18th dynasty Hatshepsut Thutmose II second great royal wife to her father, Thutmose I,[citation needed] and later, ruling pharaoh with her daughter, Neferure, as great royal wife
18th dynasty Iset Thutmose II Received the title from her son Thutmose III
18th dynasty Neferure (?) Thutmose III No evidence documents their marriage
18th dynasty Satiah Thutmose III
18th dynasty Merytre-Hatshepsut Thutmose III Mother of Amenhotep II
18th dynasty Tiaa Amenhotep II Received the title from her son Thutmose IV after her husband's death - Amenhotep II tried to break the royal lineage by not recording any of his wives, who may not have been royal, and Tiaa was identified only later, by her son
18th dynasty Nefertari Thutmose IV
18th dynasty Iaret Thutmose IV
18th dynasty Tenettepihu Thutmose IV? Known from a shabti and funerary statue. Thought to date to the time of Tuthmosis IV?
18th dynasty Mutemwia Thutmose IV Received the title from her son, Amenhotep III, after her husband's death to make his own birth seem royal
18th dynasty Tiye Amenhotep III Mother of Akhenaten
18th dynasty Sitamun Amenhotep III Eldest daughter of Amenhotep III and Tiye
18th dynasty Iset Amenhotep III Daughter of Amenhotep III and Tiye
18th dynasty Nebetnehat Unidentified Known from cartouche found on canopic fragments. She lived during the mid to late 18th dynasty
18th dynasty Nefertiti Akhenaten Mother of Meritaten and Ankhesenamun. Possible daughter of Ay
18th dynasty Meritaten Smenkhkare Daughter of Akhenaten and Nefertiti
18th dynasty Ankhesenamen Tutankhamen Daughter of Akhenaten and Nefertiti
18th dynasty Tey Ay
18th dynasty Mutnedjmet Horemheb Probable daughter of Ay and Tey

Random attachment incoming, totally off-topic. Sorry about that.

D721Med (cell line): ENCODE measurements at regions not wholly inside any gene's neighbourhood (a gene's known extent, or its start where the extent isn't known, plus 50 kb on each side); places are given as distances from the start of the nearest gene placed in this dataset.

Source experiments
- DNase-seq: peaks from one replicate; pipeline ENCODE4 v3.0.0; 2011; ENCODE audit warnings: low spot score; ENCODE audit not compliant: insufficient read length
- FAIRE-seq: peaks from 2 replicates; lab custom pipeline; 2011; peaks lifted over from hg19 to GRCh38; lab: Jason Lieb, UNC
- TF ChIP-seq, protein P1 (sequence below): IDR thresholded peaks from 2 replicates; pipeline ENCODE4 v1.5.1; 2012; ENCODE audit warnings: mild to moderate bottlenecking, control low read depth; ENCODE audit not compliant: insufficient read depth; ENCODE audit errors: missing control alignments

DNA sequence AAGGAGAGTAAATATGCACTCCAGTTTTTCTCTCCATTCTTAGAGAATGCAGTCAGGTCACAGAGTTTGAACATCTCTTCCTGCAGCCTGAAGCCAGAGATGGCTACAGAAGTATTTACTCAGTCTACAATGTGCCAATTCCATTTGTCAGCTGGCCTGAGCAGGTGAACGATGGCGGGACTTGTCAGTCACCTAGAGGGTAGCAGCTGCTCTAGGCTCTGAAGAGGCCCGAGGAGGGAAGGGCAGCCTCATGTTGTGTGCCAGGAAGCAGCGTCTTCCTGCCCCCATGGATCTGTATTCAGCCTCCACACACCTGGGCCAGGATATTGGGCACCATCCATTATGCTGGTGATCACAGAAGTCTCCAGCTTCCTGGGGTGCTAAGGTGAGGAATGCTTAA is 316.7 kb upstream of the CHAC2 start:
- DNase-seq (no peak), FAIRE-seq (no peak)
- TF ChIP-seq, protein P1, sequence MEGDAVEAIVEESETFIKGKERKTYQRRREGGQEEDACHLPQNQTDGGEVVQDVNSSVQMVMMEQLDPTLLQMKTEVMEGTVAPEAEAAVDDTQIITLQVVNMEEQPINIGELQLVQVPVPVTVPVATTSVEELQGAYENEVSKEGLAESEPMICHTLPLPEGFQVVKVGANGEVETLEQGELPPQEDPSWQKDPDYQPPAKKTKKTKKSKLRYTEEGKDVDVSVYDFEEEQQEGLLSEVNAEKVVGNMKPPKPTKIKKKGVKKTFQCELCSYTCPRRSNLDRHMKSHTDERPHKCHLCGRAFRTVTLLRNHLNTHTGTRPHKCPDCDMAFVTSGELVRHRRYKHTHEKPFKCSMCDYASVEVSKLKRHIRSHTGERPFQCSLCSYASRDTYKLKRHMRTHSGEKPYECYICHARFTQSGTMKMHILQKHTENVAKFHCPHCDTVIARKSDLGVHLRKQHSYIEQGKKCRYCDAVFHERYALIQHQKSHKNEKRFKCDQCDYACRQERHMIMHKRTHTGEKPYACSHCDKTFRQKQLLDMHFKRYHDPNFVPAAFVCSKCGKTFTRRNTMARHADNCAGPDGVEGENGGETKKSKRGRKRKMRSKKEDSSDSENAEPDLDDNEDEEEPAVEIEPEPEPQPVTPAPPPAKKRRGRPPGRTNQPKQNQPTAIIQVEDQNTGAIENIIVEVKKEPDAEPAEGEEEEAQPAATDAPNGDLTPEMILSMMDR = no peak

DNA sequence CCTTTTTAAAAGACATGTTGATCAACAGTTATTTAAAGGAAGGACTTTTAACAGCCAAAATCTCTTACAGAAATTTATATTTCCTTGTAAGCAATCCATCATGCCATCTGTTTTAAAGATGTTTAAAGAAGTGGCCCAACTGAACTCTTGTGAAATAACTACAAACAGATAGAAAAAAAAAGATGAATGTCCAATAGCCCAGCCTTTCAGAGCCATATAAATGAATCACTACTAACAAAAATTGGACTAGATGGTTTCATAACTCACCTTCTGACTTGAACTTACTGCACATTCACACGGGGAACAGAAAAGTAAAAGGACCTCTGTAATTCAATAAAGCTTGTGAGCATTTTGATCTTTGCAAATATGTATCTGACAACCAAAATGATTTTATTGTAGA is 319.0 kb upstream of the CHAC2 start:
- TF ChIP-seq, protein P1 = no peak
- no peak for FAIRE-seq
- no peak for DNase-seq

19th dynasty Sitre Ramesses I Mother of Seti I
19th dynasty Tuya Seti I Mother of Ramesses II
19th dynasty Nefertari Ramesses II
19th dynasty Isetnofret Ramesses II Mother of Merenptah
19th dynasty Bintanath Ramesses II Eldest daughter of Ramesses II and Isetnofret
19th dynasty Meritamen Ramesses II Daughter of Ramesses II and Nefertari
19th dynasty Nebettawy Ramesses II Daughter of Ramesses II and Nefertari
19th dynasty Henutmire Ramesses II Sister or daughter of Ramesses II
19th dynasty Maathorneferure Ramesses II Hittite princess
19th dynasty Isetnofret II Merenptah Sister or niece of her husband
19th dynasty Tawosret Seti II Later pharaoh
19th dynasty Takhat Seti II? Depicted as the wife of Sety II on a (usurped) statue. May have been the mother of Amenmesse?
20th dynasty Tiye-Mereniset Setnakhte Mother of Ramesses III
20th dynasty Iset Ta-Hemdjert Ramesses III Mother of Ramesses IV and Ramesses VI
20th dynasty Henutwati Ramesses V Queen mentioned in the Wilbour Papyrus.
20th dynasty Nubkhesbed Ramesses V Mother of Princess Isis, who would later be the God’s Wife of Amun.
20th dynasty Baketwernel Ramesses IX
20th dynasty Tyti Ramesses X Possibly a wife of Ramesses X. Buried in QV52.
20th dynasty Anuketemheb unknown Original owner of sarcophagus and canopic jars later used for Queen Takhat in KV10. Dates to the 19th or 20th dynasty.

Third Intermediate Period

Dynasty Name Husband Comments
21st dynasty Nodjmet Herihor Probable mother of Pinedjem I
21st dynasty Mutnedjmet Psusennes I
23rd dynasty Karomama Takelot II Mother of Osorkon III
25th dynasty Khensa Piye
25th dynasty Peksater Piye
25th dynasty Takahatenamun Taharqa
25th dynasty Isetemkheb Tanutamon

Late Period

Dynasty Name Husband Comments
26th dynasty Mehytenweskhet Psamtik I Mother of Necho II
26th dynasty Takhuit Psamtik II Mother of Wahibre

See also

Nefertari, the Great Royal Wife of Ramasses II, from the temple he built to honour her at Abu Simbel, she holds a sistrum and a sacred lotus


  1. Shaw, Garry J. The Pharaoh, Life at Court and on Campaign, Thames and Hudson, 2012, p. 48, 91-94.
  2. 2.0 2.1 O'Connor and Cline (Editors), Amenhotep III: Perspectives on his reign, pg 6
  3. G. Robins, A Critical examination of the Theory that the Right to the Throne in Ancient Egypt Passed through the Female Line in the Eighteenth Dynasty. GM 62: pg 67-77
  4. O'Conner and Cline, Thutmose III: A new biography,2006
  5. Joann Fletcher: Egypt's Sun King – Amenhotep III (Duncan Baird Publishers, London, 2000) ISBN 1-900131-09-9, p.167
  6. Aidan Dodson & Dyan Hilton: The Complete Royal Families of Ancient Egypt. Thames & Hudson, 2004, ISBN 0-500-05128-3, pp.25-26
  7. L. Holden, in: Egypt’s Golden Age: The Art of Living in the New Kingdom, 1558-1085 B.C., Boston 1982, S. 302f.
  8. Tyldesley, Chronicle of the Queens of Ancient Egypt, pg 110